Dolphins are highly intelligent marine mammals most closely related to whales and porpoises. In fact, they’re scientifically classified as “toothed whales.” Most dolphins live in the ocean, but some reside in large rivers such as the Indus, Ganges, and Amazon.
There are about 40 species of dolphin worldwide, ranging in size from the miniature Maui’s dolphin (4 ft. long, 90 lbs.) to the giant killer whale (30 ft. long, 10 tons). Their diet consists mostly of fish, squid, and crustaceans, though the killer whale will take on seals and sea lions. They engage in a variety of feeding behaviors and are even known to assist fishermen (for a tasty reward, of course).
What do Dolphins Eat and How do They Hunt?
Dolphins eat fish, squid and shrimps whenever the food are available. They generally hunt in the morning and late afternoon. To find food, these clever mammals will employ a number of sophisticated tactics that integrate their superb eyesight, hearing, and agility. They can also taste the water and use their teeth as antennae to detect objects (echolocation).
The simplest hunting method involves chase and capture. More complex methods include kerplunking, where a bottlenose dolphin slaps its flukes or pectoral fins against the water to flush fish out of seagrass beds. Killer whales and bottlenose dolphins engage in strand feeding, where they frighten fish up onto the shoreline, slide on their right side out onto the beach, eat them, and then slide back into the water.
In another method called mud plume feeding, bottlenose dolphins in the Florida Keys use their flukes to stir up muddy bottoms and disorient fish so they can’t escape. Some dolphins will chase fish into shallow water in order to catch them more easily. Others will dive to the bottom of the sea or river and dig their rostrum into the substrate like a corkscrew, forcing buried fish or crustaceans out of hiding. They may stun the fish first with echolocation clicks.
Sometimes dolphins will follow flocks of birds for an easy meal, or they may tag along with fishing boats to grab leftovers. In the latter case, they come in danger of being trapped in the nets, especially if the fishermen have used the dolphins to attract and catch tuna.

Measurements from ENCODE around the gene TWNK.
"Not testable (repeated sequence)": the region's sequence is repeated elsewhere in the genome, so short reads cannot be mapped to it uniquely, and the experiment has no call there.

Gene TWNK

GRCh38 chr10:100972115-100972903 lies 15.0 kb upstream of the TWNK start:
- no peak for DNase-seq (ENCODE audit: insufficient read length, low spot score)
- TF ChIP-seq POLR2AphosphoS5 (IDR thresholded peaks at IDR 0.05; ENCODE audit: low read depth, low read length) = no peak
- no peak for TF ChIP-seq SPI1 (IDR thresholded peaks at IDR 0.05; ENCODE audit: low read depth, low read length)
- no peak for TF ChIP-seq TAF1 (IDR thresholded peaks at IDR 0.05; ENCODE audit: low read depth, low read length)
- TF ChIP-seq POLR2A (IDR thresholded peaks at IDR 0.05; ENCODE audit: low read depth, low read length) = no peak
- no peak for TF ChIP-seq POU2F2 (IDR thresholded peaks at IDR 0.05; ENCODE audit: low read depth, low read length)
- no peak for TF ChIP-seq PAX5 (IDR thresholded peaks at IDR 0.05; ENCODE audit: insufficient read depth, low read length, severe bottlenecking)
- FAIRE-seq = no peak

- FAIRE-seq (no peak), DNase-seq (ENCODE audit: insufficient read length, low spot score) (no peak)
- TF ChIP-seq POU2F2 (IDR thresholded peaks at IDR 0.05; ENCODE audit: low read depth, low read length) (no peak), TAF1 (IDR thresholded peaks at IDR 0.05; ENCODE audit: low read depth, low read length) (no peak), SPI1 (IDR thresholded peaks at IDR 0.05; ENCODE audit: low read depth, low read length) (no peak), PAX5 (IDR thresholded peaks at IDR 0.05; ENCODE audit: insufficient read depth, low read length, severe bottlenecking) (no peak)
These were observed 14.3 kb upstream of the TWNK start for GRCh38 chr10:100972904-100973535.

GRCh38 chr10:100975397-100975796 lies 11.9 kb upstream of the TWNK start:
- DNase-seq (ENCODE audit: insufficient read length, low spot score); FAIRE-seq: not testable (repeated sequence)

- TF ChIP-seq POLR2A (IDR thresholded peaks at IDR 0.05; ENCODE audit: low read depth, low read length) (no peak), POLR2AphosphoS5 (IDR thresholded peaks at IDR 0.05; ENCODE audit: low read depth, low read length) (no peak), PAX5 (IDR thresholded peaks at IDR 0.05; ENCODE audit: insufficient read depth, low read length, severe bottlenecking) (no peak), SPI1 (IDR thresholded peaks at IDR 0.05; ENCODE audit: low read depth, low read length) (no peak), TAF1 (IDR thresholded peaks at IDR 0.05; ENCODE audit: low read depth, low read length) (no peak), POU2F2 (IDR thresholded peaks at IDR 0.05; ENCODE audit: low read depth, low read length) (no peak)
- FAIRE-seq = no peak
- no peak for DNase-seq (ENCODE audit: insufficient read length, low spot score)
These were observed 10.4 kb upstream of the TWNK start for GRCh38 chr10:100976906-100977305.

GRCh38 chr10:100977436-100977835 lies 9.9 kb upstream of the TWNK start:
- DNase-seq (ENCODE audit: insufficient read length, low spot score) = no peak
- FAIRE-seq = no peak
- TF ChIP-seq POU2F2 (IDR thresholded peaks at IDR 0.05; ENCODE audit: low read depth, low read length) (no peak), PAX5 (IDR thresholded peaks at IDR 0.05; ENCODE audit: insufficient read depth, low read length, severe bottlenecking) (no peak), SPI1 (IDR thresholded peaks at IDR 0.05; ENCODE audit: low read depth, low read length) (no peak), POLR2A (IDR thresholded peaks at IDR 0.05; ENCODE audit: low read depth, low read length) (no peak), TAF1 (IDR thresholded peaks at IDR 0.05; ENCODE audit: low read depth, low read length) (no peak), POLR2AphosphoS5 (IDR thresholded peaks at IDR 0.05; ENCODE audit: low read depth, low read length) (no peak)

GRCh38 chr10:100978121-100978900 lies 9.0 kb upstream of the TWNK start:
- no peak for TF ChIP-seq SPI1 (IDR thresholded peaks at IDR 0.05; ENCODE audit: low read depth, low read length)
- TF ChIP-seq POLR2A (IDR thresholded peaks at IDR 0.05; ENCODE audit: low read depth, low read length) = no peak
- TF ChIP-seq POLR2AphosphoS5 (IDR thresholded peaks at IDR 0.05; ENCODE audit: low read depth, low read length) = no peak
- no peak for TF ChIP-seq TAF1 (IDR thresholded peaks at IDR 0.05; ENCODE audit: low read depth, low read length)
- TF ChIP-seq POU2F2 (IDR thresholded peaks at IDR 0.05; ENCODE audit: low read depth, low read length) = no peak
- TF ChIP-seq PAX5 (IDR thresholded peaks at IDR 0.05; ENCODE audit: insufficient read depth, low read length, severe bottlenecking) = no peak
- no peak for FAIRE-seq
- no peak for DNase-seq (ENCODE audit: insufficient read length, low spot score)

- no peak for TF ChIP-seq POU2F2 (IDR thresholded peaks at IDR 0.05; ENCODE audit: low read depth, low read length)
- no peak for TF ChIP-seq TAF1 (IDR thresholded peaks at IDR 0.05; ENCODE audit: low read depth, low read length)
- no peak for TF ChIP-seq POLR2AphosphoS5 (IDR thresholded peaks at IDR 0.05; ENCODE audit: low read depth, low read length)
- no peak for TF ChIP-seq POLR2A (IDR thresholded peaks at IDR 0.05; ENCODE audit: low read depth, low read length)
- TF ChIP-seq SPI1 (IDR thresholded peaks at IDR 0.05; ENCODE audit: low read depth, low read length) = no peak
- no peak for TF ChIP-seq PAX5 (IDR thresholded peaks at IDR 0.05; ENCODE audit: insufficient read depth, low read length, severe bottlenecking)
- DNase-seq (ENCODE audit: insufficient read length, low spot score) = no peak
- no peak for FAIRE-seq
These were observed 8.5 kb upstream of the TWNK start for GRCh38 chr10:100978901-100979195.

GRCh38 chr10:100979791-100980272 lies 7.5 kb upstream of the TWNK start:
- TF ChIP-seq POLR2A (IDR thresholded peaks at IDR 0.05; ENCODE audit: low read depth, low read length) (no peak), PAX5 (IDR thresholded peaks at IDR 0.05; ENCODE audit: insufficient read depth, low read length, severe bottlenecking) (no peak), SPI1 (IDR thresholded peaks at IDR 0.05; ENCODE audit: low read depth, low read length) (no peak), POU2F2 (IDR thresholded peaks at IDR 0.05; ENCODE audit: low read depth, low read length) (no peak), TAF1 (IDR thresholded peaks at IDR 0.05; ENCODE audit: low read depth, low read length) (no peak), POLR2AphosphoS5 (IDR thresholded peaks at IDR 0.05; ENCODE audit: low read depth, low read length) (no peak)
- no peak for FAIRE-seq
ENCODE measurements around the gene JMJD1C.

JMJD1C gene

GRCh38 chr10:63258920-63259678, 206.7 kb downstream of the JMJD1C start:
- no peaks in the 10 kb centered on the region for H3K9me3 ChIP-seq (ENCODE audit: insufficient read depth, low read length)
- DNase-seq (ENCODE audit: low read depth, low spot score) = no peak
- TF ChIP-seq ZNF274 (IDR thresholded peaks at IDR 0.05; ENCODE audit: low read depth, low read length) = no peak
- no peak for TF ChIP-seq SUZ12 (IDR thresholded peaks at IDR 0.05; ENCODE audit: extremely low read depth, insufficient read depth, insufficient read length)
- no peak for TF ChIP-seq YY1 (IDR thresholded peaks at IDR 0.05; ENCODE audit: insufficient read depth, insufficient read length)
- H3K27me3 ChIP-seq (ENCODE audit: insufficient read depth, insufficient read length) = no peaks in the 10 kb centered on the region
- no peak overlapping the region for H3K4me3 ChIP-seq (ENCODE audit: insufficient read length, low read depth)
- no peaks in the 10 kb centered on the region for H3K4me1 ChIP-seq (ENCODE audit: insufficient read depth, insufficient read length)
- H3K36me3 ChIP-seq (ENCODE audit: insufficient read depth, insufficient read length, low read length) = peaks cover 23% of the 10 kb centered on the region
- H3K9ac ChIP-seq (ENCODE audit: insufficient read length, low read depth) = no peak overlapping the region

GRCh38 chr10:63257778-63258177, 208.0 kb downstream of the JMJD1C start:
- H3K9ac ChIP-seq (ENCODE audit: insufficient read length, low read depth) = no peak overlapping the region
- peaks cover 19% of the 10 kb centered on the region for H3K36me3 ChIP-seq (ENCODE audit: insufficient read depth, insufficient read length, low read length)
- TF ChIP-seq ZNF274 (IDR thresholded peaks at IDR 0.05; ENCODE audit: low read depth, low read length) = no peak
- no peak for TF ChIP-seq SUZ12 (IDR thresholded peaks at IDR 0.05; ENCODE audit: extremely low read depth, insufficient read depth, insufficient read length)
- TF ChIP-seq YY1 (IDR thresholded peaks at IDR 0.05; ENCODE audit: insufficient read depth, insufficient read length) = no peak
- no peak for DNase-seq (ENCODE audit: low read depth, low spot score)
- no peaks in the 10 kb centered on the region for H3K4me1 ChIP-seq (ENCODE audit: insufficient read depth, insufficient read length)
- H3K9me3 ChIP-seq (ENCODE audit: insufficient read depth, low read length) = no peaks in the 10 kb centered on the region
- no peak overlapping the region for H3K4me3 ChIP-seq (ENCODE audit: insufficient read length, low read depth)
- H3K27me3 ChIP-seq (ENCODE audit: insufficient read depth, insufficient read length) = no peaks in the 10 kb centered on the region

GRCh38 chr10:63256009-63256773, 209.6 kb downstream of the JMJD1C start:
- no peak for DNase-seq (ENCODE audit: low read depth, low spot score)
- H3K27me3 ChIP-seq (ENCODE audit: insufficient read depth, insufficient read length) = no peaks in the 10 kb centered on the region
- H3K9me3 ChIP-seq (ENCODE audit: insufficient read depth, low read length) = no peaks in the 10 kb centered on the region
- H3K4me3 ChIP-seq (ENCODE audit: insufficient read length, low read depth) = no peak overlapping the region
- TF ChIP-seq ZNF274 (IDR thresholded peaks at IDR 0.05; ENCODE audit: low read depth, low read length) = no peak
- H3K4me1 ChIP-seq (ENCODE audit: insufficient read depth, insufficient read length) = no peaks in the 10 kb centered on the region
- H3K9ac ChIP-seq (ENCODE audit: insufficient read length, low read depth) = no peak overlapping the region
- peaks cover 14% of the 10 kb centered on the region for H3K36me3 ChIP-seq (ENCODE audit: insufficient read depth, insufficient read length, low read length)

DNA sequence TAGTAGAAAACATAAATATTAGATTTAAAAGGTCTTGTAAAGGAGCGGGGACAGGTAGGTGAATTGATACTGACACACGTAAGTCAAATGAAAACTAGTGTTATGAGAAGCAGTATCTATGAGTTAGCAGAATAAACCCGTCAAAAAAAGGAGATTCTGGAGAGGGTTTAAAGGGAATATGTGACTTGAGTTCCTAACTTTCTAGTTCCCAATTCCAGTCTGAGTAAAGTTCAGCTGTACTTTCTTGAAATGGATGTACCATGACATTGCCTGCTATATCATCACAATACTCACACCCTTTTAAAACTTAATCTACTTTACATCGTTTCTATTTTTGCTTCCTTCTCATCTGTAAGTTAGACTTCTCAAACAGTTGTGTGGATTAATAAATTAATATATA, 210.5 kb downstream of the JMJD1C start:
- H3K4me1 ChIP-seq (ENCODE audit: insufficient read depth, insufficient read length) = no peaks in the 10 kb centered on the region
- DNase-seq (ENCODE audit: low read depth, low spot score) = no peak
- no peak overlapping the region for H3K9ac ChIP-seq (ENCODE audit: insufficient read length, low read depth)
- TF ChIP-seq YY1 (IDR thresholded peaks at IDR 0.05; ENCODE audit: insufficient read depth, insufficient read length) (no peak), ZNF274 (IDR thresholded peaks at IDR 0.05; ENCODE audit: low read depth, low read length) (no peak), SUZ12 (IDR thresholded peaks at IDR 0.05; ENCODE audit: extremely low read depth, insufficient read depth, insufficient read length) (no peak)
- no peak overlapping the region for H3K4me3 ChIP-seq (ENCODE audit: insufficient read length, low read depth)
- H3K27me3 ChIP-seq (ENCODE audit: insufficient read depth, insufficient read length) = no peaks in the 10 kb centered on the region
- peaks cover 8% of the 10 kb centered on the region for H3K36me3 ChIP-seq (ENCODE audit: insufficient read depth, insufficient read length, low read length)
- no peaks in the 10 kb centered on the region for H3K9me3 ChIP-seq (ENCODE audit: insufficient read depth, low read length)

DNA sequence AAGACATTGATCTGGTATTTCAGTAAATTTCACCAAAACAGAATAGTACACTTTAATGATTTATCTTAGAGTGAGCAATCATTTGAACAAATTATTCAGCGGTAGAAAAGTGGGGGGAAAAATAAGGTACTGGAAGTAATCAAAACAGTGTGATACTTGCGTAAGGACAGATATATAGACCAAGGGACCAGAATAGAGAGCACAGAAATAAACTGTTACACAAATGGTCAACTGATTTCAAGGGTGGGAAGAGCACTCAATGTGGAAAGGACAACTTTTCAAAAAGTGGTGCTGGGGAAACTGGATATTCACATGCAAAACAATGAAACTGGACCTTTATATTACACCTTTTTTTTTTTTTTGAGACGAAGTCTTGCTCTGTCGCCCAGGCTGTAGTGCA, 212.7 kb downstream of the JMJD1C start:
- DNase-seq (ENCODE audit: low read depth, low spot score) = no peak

Female bottlenose dolphins in Shark Bay, Australia will cover their rostrum with sponge to protect it when foraging along rough surfaces or among spiny sea animals.
Being social animals, dolphins hunt cooperatively as well. In bait ball feeding, they encircle a school of fish, forcing it into an ever tighter concentration until it becomes a ball. Several members of the pod keep the fish in this ball, while the others take turns diving into the ball to feed. They communicate with each other to make sure they share all the tasks equally.
Due to the murky waters they live in, river dolphins use echolocation instead of sight to locate fish and crustaceans. As a result, they’re basically blind. When they do find and grab their prey, they use their powerful jaws to puncture the armored skin and crush the bones. Then they swallow the softened meal.
Dolphins Have 100 Teeth
Dolphins have elongated jaws, which in most species form a beak called the rostrum. Freshwater dolphins, such as the South Asia river dolphin and the pink Amazon river dolphin, have longer rostra than saltwater dolphins.
Being “toothed whales,” dolphins possess teeth instead of baleen. These are arranged along the upper and lower jaws. In contrast to other mammals, whose teeth vary in size, shape, and position depending on function, a dolphin’s teeth are identical. Dolphins usually have 80-100 teeth—all conical and permanent—and use them to grip food, defend themselves, receive echolocation signals, and maintain discipline within the social group.
How do Dolphins Eat?
Like their carnivorous counterparts on land (such as lions and tigers), dolphins don’t chew their food. Their elastic esophagus enables them to devour their prey whole, and they do so head first to avoid injury from the scales of fish or the opercula of gastropods. While both oceanic and river dolphins obtain water from their food, oceanic dolphins must force the salt water from their mouths before swallowing. Adult dolphins typically consume 15-25 lbs. of food per day. They derive energy from the fat in fish such as mackerel, herring, cod, catfish, and tuna, so they prefer fish over squid, which is low in fat.
From the esophagus, food passes into a three-chambered stomach. This complex stomach differentiates dolphins from other carnivores like lions, whose stomachs have but a single chamber. In the first chamber, food is broken up, and in the second and third chambers, it is digested and nutrients are absorbed. Since the openings between chambers are narrow, dolphins cannot easily pass foreign objects.
Such an object can get stuck in a dolphin’s digestive system, causing health problems and even death. Once the food material exits the stomach, it enters a long intestinal tract that will absorb water for the dolphin to stay hydrated.